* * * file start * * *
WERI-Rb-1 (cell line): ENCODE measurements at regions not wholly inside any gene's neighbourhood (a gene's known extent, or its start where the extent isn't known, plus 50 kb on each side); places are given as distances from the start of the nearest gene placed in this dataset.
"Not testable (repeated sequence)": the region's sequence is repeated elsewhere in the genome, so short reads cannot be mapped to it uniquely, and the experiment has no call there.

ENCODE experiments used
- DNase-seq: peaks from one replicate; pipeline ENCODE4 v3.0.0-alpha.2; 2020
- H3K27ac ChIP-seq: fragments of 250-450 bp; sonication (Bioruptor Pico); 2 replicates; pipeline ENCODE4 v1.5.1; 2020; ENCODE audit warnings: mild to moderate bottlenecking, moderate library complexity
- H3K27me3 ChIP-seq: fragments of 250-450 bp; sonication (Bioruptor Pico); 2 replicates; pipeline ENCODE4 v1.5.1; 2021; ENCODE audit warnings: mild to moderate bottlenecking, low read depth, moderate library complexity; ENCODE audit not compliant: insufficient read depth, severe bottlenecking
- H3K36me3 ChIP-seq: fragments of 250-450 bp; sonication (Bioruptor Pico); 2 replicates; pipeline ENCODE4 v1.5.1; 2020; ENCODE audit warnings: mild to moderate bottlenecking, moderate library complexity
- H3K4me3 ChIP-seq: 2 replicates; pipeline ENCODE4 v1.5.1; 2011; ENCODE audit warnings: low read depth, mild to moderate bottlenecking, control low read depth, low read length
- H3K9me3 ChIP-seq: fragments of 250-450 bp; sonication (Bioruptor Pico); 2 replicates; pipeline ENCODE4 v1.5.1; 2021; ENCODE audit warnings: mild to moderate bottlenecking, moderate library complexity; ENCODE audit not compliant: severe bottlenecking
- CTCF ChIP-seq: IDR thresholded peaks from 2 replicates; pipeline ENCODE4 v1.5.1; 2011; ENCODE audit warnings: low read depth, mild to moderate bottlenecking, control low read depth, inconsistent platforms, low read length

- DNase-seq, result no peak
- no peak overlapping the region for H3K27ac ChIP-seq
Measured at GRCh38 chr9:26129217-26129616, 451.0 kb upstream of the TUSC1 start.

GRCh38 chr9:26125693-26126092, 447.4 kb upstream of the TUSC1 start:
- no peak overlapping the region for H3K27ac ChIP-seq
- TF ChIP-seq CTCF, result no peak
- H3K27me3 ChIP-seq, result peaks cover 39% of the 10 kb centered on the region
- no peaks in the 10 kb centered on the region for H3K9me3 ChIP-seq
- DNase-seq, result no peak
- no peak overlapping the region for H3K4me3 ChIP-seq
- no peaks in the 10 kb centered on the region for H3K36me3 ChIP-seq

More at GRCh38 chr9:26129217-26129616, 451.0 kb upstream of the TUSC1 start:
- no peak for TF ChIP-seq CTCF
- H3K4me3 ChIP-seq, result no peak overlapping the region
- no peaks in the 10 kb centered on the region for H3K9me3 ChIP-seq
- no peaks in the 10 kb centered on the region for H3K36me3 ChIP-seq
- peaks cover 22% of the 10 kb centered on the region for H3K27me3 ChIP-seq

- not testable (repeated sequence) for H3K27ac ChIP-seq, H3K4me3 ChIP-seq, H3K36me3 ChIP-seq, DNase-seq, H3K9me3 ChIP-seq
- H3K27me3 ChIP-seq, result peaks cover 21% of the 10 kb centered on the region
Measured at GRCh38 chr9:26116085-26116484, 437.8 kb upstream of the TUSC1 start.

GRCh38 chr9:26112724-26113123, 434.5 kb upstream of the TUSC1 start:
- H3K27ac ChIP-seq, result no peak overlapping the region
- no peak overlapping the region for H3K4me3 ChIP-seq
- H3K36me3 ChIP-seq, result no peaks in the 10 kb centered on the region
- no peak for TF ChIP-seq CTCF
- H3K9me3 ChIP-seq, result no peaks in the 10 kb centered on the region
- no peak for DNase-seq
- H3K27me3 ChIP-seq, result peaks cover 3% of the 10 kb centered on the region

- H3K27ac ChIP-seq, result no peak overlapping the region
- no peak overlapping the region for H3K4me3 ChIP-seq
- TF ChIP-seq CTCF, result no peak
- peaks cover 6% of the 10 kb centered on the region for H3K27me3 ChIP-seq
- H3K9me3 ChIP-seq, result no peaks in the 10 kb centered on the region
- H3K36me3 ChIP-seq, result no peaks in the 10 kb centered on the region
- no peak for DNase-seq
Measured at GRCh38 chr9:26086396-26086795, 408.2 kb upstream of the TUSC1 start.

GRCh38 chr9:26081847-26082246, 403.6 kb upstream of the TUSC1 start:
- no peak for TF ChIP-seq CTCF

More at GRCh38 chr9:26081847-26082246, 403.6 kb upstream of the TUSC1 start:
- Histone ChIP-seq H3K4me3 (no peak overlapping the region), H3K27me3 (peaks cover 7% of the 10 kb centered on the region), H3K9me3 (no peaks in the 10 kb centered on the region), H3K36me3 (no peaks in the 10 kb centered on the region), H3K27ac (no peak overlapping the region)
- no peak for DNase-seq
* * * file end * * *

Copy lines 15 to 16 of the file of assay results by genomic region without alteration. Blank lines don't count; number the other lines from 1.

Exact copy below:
- no peak overlapping the region for H3K27ac ChIP-seq
- TF ChIP-seq CTCF, result no peak